LANSING – State Representative David Rutledge (D-Ypsilanti) today announced his proposal to ensure that local units of government know which properties are in danger of property tax foreclosure, allowing communities to assist homeowners struggling to make ends meet. The bill is part of the Homeowner Protection Plan, a legislative package that will create new tools to protect homeowners from property tax foreclosure, especially seniors and working families that are hurting in this economic downturn.

“Communities should have the tools to help residents who are facing an impending foreclosure on their home,” said Rutledge. “Foreclosure can be devastating for an individual homeowner and his or her family, and inevitably affects the community surrounding the property. This plan is about empowering communities to have the necessary information to assist homeowners, and providing additional resources to avoid foreclosure.”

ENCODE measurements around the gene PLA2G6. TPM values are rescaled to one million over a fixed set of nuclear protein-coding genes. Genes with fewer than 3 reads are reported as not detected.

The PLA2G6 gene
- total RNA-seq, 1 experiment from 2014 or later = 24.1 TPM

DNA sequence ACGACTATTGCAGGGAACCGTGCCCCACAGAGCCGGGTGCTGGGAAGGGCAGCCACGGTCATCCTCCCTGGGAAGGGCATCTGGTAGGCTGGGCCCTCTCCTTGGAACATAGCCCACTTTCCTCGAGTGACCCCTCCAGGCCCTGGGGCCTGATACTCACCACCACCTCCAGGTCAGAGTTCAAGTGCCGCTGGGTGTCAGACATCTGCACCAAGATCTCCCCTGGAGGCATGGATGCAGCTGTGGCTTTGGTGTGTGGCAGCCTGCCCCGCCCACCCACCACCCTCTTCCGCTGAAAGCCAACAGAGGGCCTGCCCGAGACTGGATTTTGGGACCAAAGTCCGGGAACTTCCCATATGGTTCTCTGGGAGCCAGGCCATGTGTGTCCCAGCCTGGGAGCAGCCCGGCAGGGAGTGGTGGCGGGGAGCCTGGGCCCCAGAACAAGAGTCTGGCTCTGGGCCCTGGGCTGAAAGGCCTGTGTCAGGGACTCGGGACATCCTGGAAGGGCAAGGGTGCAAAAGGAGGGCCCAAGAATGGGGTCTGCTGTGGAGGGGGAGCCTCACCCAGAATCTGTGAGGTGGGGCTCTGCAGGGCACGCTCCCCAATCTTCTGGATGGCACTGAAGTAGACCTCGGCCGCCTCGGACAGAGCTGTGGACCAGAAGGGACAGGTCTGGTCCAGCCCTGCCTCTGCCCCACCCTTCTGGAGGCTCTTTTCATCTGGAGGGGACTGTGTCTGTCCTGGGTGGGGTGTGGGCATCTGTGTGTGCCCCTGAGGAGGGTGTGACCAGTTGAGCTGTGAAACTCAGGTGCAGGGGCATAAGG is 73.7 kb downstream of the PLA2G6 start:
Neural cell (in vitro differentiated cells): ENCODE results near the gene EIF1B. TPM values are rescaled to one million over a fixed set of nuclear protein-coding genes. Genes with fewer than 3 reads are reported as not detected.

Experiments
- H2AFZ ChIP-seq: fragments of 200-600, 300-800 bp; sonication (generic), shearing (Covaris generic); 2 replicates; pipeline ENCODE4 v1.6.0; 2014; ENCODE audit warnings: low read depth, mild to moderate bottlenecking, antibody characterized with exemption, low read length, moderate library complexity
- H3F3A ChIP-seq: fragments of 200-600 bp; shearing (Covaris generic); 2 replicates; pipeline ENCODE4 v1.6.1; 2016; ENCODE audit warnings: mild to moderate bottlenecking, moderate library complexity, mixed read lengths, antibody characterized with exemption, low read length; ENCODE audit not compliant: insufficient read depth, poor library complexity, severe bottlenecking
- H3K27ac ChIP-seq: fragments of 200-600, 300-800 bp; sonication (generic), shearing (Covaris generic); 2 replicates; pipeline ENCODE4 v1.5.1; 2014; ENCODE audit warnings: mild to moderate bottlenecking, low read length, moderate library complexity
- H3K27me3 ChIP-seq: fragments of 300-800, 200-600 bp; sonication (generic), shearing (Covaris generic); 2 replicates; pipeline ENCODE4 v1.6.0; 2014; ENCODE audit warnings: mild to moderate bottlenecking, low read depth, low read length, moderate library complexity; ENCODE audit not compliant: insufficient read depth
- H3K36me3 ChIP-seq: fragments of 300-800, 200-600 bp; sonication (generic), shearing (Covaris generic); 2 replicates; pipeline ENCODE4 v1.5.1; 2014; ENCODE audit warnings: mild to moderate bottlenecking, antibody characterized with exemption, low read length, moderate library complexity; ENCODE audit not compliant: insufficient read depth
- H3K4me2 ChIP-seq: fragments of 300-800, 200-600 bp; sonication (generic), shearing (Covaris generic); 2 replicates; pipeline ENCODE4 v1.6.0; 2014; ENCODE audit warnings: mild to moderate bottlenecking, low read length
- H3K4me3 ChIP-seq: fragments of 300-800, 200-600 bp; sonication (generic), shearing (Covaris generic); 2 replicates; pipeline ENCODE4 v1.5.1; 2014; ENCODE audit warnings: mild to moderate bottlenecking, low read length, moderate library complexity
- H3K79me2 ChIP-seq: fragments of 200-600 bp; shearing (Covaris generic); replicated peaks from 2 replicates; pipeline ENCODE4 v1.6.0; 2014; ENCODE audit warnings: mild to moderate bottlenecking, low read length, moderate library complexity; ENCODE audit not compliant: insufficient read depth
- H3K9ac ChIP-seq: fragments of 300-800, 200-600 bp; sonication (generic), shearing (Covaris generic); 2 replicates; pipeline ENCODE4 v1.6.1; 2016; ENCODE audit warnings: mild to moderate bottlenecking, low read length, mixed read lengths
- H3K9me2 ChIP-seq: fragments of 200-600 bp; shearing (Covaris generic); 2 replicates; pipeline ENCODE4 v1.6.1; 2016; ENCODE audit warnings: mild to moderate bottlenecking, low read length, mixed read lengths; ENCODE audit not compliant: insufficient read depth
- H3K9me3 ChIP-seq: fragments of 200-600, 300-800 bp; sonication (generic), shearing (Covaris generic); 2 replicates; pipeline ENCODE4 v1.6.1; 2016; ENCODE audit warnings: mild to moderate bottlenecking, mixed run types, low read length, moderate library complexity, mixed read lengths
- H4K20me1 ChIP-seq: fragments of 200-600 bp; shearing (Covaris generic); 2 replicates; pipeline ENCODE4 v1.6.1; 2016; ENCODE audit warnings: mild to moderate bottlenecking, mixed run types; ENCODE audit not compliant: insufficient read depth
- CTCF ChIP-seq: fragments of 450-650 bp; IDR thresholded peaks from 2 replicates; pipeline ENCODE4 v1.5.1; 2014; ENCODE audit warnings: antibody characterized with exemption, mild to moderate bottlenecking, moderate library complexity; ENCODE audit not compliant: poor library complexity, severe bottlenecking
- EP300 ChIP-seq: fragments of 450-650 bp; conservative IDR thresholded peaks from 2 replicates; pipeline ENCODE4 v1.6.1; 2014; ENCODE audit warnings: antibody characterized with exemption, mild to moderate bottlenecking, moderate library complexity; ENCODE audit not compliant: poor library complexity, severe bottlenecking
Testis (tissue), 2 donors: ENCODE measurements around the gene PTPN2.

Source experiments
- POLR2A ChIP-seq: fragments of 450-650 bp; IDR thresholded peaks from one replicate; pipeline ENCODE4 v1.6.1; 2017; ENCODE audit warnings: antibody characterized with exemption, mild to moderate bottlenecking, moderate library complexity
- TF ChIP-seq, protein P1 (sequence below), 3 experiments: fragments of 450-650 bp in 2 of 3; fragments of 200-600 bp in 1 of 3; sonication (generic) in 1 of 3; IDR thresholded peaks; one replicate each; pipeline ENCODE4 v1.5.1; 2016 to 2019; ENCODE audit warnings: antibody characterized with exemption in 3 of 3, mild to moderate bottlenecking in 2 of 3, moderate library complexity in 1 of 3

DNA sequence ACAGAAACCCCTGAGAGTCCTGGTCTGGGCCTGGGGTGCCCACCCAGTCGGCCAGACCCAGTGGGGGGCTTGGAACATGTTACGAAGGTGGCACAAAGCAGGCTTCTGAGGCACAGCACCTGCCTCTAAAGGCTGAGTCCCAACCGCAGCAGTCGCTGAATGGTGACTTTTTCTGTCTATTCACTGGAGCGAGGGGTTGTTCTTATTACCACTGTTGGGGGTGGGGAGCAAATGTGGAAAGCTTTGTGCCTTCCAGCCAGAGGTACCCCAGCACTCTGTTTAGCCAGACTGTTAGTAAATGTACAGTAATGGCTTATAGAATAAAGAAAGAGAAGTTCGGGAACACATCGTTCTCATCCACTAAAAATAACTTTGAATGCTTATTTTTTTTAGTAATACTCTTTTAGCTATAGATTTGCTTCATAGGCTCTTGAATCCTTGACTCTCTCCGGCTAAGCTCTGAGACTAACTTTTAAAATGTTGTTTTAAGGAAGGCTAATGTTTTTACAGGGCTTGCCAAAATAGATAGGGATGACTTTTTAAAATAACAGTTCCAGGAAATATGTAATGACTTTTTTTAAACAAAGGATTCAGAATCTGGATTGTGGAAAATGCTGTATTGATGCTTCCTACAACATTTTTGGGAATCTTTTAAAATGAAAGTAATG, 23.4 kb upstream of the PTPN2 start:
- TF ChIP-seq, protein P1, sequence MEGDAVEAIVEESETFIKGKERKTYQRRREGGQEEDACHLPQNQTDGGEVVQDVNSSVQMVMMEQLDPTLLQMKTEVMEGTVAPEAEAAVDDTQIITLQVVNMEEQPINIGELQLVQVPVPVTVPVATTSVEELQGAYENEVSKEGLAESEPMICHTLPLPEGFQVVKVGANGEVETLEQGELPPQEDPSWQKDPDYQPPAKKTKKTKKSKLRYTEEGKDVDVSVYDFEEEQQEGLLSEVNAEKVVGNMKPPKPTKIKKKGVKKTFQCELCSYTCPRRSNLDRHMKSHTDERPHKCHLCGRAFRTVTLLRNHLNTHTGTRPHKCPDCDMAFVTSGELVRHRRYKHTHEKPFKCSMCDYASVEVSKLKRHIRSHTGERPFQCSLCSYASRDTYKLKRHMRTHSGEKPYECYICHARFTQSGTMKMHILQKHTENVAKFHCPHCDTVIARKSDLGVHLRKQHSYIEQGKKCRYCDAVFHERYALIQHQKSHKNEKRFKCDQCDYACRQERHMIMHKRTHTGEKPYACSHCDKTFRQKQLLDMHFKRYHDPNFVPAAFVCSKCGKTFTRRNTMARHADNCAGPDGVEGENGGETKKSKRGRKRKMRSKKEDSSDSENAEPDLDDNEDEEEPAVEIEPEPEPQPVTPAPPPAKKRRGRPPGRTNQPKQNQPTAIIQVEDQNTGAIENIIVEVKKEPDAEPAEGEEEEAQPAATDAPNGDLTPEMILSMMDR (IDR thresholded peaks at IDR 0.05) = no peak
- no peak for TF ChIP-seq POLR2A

The legislation is part of a package to be introduced by House Democrats this week.

The Homeowner Protection Plan aims to standardize and simplify the process for dealing with delinquent property taxes.

“Washtenaw County residents are fortunate to have a number of quality programs designed to help homeowners stay in their homes,” said Rutledge. “But many homeowners simply do not know what is available to them. I spoke with communities in our county about the need for earlier information about properties in danger of foreclosure, so that homeowners could be notified of resources near them that could help.”

The legislation will help local governments communicate with their residents and connect them to resources that could help them avoid foreclosure, if such resources are available at the local community level.

“The impact of the economic downturn has been devastating for families throughout our state, including seniors and working people,” Rutledge said. “State government must do whatever possible – including helping to create an environment for job creation – to support Michigan residents in danger of foreclosure so that our state can move forward.”